As a marketing consultant, businesses often ask me which social media networks they should include in their marketing plans. The number of social media networks is skyrocketing beyond yesterday’s trifecta of Facebook, Twitter and LinkedIn (although those are still the top three!). It can be dizzying to learn about these networks, let alone to decide if they make marketing sense for your business.
Based on my experience, here’s a quick primer on today’s top social media networks (and if they might fit into your social media marketing).
Brand with personality and loyal customers, like locally-owned shops, thrive on Facebook, where showing your friends you ‘like’ a brand is part of your online persona. Engage fans with quick polls, contests, pictures, videos and the occasional special deal. If you invest in Facebook advertising, also invest the time to make your Facebook Page a “hangout” for customers. For some ideas, here’s a podcast with Facebook Marketing Tips.
Most apparently, people who know things find their home sharing that knowledge on Twitter– speakers, authors, scientists, journalists, software engineers and other subject-area experts. Brands connect with these influential customers to grow loyalty and get publicity, like Morton’s Steakhouse did in their famous airport delivery to a Twitter follower. Learn some Twitter lingo with this article, “Should I be on Twitter?”
Professionals mull around LinkedIn, connecting with friends and colleagues while seeking new clients, new jobs or endorsements. Many companies successfully use LinkedIn as a recruiting tool.
With a user-base that is overwhelmingly female, Pinterest is a visual site for collecting virtual pin-boards of things that interest you. Brands must carefully join these conversations– promoting oneself too obviously will ensure your “pins” are ignored. If Pinterest users sound like your customer base, engage them with stories and environments that subtly include products and services.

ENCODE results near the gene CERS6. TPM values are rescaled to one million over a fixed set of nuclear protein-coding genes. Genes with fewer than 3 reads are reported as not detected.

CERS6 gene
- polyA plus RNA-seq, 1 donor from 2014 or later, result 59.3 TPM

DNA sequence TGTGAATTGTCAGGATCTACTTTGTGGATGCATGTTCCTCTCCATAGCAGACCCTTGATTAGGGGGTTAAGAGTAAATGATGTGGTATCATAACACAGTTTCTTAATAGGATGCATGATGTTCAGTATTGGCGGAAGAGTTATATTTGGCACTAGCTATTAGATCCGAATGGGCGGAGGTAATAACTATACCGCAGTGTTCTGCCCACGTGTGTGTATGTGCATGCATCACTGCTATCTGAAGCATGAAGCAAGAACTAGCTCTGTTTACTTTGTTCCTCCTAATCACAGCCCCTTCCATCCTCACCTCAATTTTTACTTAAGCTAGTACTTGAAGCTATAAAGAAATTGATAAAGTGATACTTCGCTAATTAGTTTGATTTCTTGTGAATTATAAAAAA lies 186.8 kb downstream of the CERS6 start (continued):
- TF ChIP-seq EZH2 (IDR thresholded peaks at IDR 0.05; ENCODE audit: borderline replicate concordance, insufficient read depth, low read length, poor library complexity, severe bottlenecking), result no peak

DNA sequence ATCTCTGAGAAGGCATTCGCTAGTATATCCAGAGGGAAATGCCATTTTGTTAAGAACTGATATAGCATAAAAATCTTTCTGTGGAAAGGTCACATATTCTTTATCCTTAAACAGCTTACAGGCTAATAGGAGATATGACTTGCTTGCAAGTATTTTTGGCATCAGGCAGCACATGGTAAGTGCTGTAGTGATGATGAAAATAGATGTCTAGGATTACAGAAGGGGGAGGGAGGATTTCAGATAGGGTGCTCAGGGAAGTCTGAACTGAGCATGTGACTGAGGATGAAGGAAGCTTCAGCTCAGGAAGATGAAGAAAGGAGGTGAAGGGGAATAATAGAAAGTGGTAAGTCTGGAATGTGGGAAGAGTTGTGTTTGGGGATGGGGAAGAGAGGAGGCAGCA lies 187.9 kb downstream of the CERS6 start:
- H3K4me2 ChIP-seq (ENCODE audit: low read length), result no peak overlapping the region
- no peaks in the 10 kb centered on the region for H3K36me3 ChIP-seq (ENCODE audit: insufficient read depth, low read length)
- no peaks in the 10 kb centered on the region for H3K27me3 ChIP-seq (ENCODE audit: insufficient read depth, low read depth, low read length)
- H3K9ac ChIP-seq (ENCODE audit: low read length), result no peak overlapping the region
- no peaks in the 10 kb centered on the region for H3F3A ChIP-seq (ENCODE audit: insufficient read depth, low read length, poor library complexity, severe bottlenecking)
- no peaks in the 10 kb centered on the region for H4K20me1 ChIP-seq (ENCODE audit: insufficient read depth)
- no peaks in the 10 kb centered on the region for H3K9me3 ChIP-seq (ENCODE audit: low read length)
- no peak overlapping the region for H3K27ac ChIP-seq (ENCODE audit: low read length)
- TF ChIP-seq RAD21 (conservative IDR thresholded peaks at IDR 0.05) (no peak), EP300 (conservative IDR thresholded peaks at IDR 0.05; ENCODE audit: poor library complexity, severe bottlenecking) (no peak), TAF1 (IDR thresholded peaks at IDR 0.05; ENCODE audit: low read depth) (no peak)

Although this video-sharing site doesn’t fit the conventional definition of “social media,” it can be crucial for hosting and sharing videos of interest to your network. Now, these videos can also be repurposed with Google AdWords. For businesses with interesting, funny or informative content, such as veterinarians or resorts, video can be a powerful marketing tool.
Restaurants and, increasingly, other local service businesses definitely belong on Yelp. This review site’s diligent work in building a community of reviewers and users paid off— Yelp will power Microsoft’s Bing local results, and this fall it will become part of Apple’s Maps application on the iPhone and iPad. For a more detailed look, see my article, “Yelp for Small Business Marketing.”
If you are in the travel business, have you looked up your TripAdvisor reviews? If your reviews aren’t stellar, you can partner with TripAdvisor through their business listings– and even if they are, you may want to offer special offers or appear at the top of search results.
This picture-sharing network was recently purchased by Facebook, but it’s still a force in its own right. Users subscribe to others’ photo streams, including brands they like or find interesting. Instagram has an interesting look at how some brands are using their network.
On October 5 in Anchorage, I’ll be joining some of Alaska’s top small business leaders for the Getting Down to Business® Conference. In my “Marketing Matters: Social Media” workshop, we’ll discuss the top social media networks, which ones should have a place in your marketing plan and how to tell if they are profitable. I’ll make the complex and diverse world of social media clear with straightforward explanations and common-sense examples. If you’re a small business in Alaska, you’ll want to stay-tuned for conference details.
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